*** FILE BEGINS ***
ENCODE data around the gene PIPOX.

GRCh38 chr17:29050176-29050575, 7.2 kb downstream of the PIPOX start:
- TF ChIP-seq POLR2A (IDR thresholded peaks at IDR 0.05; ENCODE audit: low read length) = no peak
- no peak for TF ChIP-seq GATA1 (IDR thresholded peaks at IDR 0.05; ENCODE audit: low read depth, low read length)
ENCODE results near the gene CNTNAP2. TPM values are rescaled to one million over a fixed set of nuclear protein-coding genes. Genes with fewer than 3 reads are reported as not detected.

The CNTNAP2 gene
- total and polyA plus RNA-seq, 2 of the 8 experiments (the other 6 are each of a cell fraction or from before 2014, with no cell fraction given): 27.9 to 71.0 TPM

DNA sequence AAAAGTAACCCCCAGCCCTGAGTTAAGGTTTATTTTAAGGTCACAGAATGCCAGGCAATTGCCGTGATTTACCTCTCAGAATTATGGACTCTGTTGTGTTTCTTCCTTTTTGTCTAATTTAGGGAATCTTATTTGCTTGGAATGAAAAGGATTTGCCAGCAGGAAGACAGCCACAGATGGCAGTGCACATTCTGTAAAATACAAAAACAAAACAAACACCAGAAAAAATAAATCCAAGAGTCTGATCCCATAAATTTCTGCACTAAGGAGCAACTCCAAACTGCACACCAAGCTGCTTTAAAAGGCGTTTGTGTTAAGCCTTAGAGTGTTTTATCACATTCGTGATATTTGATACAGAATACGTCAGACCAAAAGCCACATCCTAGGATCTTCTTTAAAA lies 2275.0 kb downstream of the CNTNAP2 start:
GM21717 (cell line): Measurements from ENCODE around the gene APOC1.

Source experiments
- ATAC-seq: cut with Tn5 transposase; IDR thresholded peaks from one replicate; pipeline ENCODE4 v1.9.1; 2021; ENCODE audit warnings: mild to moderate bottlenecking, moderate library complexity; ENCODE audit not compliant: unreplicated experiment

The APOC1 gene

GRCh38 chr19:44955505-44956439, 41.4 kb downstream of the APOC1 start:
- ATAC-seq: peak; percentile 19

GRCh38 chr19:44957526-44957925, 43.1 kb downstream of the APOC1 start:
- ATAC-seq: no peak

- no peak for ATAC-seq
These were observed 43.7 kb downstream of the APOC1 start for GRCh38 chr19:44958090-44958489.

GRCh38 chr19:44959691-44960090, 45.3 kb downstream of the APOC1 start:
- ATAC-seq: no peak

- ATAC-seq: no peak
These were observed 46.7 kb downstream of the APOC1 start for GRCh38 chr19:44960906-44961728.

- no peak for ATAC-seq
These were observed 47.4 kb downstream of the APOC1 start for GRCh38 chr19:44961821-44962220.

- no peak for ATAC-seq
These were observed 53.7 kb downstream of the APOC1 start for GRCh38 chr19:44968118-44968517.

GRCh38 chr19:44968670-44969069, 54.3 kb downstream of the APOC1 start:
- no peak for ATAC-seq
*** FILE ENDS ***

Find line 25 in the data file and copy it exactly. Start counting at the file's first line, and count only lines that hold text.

- no peak for ATAC-seq